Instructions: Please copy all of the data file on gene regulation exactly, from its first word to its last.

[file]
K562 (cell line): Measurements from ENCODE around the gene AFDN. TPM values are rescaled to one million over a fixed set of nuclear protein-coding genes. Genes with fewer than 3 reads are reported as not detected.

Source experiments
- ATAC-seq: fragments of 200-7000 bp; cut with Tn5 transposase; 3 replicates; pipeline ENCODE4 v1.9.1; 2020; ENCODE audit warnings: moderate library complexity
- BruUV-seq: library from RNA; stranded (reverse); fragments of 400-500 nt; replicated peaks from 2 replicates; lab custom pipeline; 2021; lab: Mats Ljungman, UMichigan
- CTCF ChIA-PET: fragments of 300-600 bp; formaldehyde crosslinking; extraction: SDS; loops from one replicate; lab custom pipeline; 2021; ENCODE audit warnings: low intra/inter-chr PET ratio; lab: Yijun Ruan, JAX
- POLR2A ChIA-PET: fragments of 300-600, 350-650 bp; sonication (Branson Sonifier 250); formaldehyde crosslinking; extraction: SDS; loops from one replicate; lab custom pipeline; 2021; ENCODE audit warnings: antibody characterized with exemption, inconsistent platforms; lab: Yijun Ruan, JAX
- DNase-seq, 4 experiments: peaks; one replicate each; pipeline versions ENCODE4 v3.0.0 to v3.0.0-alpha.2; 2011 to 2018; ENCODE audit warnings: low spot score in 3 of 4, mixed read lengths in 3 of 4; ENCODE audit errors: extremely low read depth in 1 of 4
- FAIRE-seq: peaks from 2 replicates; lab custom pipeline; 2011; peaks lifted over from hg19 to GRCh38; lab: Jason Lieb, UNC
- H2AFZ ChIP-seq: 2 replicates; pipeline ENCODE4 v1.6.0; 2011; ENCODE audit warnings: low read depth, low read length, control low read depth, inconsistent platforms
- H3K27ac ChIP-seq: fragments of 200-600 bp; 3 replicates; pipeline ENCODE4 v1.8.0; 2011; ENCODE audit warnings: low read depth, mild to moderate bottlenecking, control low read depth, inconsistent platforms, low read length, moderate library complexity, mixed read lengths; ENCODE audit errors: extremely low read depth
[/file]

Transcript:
K562 (cell line): Measurements from ENCODE around the gene AFDN. TPM values are rescaled to one million over a fixed set of nuclear protein-coding genes. Genes with fewer than 3 reads are reported as not detected.

Source experiments
- ATAC-seq: fragments of 200-7000 bp; cut with Tn5 transposase; 3 replicates; pipeline ENCODE4 v1.9.1; 2020; ENCODE audit warnings: moderate library complexity
- BruUV-seq: library from RNA; stranded (reverse); fragments of 400-500 nt; replicated peaks from 2 replicates; lab custom pipeline; 2021; lab: Mats Ljungman, UMichigan
- CTCF ChIA-PET: fragments of 300-600 bp; formaldehyde crosslinking; extraction: SDS; loops from one replicate; lab custom pipeline; 2021; ENCODE audit warnings: low intra/inter-chr PET ratio; lab: Yijun Ruan, JAX
- POLR2A ChIA-PET: fragments of 300-600, 350-650 bp; sonication (Branson Sonifier 250); formaldehyde crosslinking; extraction: SDS; loops from one replicate; lab custom pipeline; 2021; ENCODE audit warnings: antibody characterized with exemption, inconsistent platforms; lab: Yijun Ruan, JAX
- DNase-seq, 4 experiments: peaks; one replicate each; pipeline versions ENCODE4 v3.0.0 to v3.0.0-alpha.2; 2011 to 2018; ENCODE audit warnings: low spot score in 3 of 4, mixed read lengths in 3 of 4; ENCODE audit errors: extremely low read depth in 1 of 4
- FAIRE-seq: peaks from 2 replicates; lab custom pipeline; 2011; peaks lifted over from hg19 to GRCh38; lab: Jason Lieb, UNC
- H2AFZ ChIP-seq: 2 replicates; pipeline ENCODE4 v1.6.0; 2011; ENCODE audit warnings: low read depth, low read length, control low read depth, inconsistent platforms
- H3K27ac ChIP-seq: fragments of 200-600 bp; 3 replicates; pipeline ENCODE4 v1.8.0; 2011; ENCODE audit warnings: low read depth, mild to moderate bottlenecking, control low read depth, inconsistent platforms, low read length, moderate library complexity, mixed read lengths; ENCODE audit errors: extremely low read depth